Saturday, May 03, 2014
Marvel: the story so far
I started writing this as a few introductory paragraphs to a review of ‘Captain America: The Winter Soldier’ but in typical Fulwood stylee it got all verbose and out of hand and became an article in and of itself. So you can either completely ignore it and check back in the next day or two for the ‘Cap’ review proper, or wade through my complete opinionated thoughts on the Marvel Cinematic Universe (a phrase that made me a little bit sick in my mouth when I typed it) and fill up the comments thread with all manner of outrage and correctiveness. Up to you.
Over the last six years, my interest in the MCU, if plotted on graph paper, would look like a polygraph test taken by an intermittent liar. Jon Favreau’s ‘Iron Man’ was first out of the traps and set the bar high: gripping origin story, iconic action set-pieces and a back-from-the-dead (or at least from rehab) turn by Robert Downey Jnr. Its rip-roaring success meant Marvel Studios got to play with the big boys right from the off.
Louis Leterrier’s ‘Hulk’ avoided the bouncy graphics and navel-gazing of Ang Lee’s take on the character, and was a bloody good chase movie up until the last twenty minutes when two screensavers basically twatted each other for what seemed longer than your average Bela Tarr flick. It wobbled at the box office, taking $263million against its £150million budget whereas ‘Iron Man’ netted £585million from a similar budget. It was two years until the next Marvel outing and the studio decided to play it safe with ‘Iron Man 2’ and Favreau back in the director’s chair.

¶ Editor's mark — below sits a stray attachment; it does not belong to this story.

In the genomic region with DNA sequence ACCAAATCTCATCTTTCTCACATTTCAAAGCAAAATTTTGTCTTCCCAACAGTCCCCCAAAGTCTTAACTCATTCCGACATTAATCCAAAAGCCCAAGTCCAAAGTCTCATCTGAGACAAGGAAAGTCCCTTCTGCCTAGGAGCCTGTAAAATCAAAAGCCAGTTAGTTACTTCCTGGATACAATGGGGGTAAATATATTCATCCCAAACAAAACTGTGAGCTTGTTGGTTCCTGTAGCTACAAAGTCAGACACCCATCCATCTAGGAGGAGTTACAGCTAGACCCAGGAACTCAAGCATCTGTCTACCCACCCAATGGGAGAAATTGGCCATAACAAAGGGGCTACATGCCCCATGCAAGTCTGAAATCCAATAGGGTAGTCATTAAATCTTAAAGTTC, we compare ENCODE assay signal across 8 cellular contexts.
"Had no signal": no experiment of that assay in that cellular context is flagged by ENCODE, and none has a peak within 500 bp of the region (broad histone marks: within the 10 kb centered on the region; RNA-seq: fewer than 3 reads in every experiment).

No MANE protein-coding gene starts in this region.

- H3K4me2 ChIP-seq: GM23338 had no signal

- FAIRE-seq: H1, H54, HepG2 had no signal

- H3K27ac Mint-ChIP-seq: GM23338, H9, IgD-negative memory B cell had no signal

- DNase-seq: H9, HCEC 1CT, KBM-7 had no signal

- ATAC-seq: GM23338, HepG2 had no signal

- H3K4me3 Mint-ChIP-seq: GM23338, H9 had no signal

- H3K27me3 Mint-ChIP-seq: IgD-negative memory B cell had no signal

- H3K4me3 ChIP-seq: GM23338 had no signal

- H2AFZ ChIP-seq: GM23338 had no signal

This was where my interest started to dip: even the presence of Mickey Rourke and Sam Rockwell couldn’t disguise a meandering screenplay; it also made the cardinal mistake of giving us a vulnerable and insecure Tony Stark when all we really want to see is Tony Stark partying with dancing girls, driving a fuck-off cool Audi and throwing out smart-arse comments left, right and centre. Still, it rang the box office tills and it introduced Scarlett Johansson at Natasha “Black Widow” Romanoff.
Then came ‘Thor’ and, here at chez Agitation, the jury’s still out on the ‘Thor’ movies. While Shakespeare wallah Kenneth Branagh was a good choice for helmer in respect of the mythological aspects of the story, he’s no-one’s idea of an action movie or summer tentpole director. On the plus side, Chris Hemsworth made something out of what could have been a very silly characterisation, and was ably served by a stellar supporting cast: who else could have played Thor Snr but Anthony Hopkins? who can deliver sarcastic line readings anywhere near as cuttingly as Kat Dennings? Best of all, though, it gave us Tom Hiddleston as Loki and Tom Hiddleston is the single best thing in the whole of the MC-motherloving-U.